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Home > Rabbits > Depression in Rabbits: Signs, Causes & Care (Vet Answer)

Depression in Rabbits: Signs, Causes & Care (Vet Answer)

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Dr. Joanna Woodnutt

Veterinarian, BVM BVS

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Clinical depression is a medically recognized and common mental health disease in humans. Feelings of sadness and behavioral changes like a lack of motivation to perform regular activities or the disruption of sleeping patterns are a few signs of this disease. Clinical depression can be also caused by chemical imbalances in the brain. Regardless, it can be easily diagnosed due to our ability to verbally express our feelings.

Behavioral changes like those experienced by humans with diagnosed clinical depression are why some rabbit owners may think that their pet is suffering from depression.


Can My Rabbit Suffer From Depression?

rabbit on grass
Image By: MabelAmber, Pixabay

Just like any other animal, rabbits are sentient beings and can suffer from mood disorders. Since rabbits are not able to express themselves verbally, it is wiser to avoid evaluating them using humanized adjectives or characteristics and to instead focus on evaluating them from a more animal-friendly perspective. This will help you better understand and provide the needed solutions for your beloved rabbit’s “depression.”

What Are the Signs of “Depression” in Rabbits?

It is common for concerned rabbit owners to deduce that their rabbits are suffering from depression upon observation of one or more of these behavioral changes.

  • Reduced activity
  • Lack of energy
  • Reduced curiosity
  • Lethargy
  • Reduced appetite
  • Dull coat due to lack of grooming
  • Antisocial behavior
  • Aberrant behaviors
  • Aggressive behavior
  • Self-mutilations

However, all these signs can have several different causes. To be able to better help our beloved furry friends, we need to collect as much information as possible. This will allow us to have a clearer idea of what is going on.

It’s definitively important to address the issue as soon as possible for two reasons:

  • If the issue is behavioral: It is easier to address the problem and take action to correct and change the behavior before the issue of concern turns into a habit. The faster we respond, the less habituation of the specific behavior will occur and the easier it will be to work toward eliminating it.
  • If the sign is due to a medical condition: There are greater chances for successful treatment and recovery when the cause of the disease is found early. Medical issues tend to complicate over time or in the worst-case scenario, in a matter of hours.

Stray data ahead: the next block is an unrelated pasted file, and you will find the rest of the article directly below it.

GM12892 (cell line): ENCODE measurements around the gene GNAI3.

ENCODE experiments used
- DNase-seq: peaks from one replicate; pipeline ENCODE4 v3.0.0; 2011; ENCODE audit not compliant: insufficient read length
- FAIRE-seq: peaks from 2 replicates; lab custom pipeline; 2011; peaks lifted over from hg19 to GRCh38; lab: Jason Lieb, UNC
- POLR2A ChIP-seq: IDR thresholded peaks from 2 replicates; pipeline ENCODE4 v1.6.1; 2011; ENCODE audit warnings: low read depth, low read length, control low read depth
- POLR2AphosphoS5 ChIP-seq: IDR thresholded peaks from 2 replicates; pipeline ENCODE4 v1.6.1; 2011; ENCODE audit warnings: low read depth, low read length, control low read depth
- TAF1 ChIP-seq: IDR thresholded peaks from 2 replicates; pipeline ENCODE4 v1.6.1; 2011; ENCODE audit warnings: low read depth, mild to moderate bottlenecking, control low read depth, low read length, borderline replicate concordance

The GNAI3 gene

What Can I Do If My Rabbit Shows Signs of “Depression”?

Once we identify that the rabbit is showing one or more of the aforementioned signs, it is important to start gathering information systematically. Rabbits cannot speak about their emotions, but the change of behavior does have a cause, and we must find out what is going on.

Baby Rabbits
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The following guide can help you gather relevant information.

For example, suppose that your rabbit has reduced or lost appetite. Inappetence and anorexia are generally linked to medical conditions. If your rabbit is refusing to eat, it is important to take them to the veterinarian for a health check immediately. You can bring helpful information to the veterinarian by clearly differentiating between the following scenarios.

1. Your Rabbit Refuses to Eat Pellets But Joyfully Accepts Leafy Greens and Hay

When a rabbit discriminates against one food over another, it tends to be a behavioral issue more than a medical condition; however, this needs to be addressed.

The veterinarian will help you formulate a balanced diet that is adequate for your rabbit’s specific needs considering their breed, age, weight, environment, etc. A varied and appropriate diet that is rich in vitamins and nutrients will aid in keeping your rabbit in an optimal health state.

2. Your Rabbit Is Leaving Behind Some of Their Daily Meals

Reduced appetite could be an indicator of an underlying disease. If you have noticed that your rabbit has a reduced appetite, please bring them to the veterinary clinic for a check-up. If the veterinarian finds out that the animal is in good health condition, you can then proceed to address the problem as a behavioral issue without putting your beloved rabbit’s life at risk.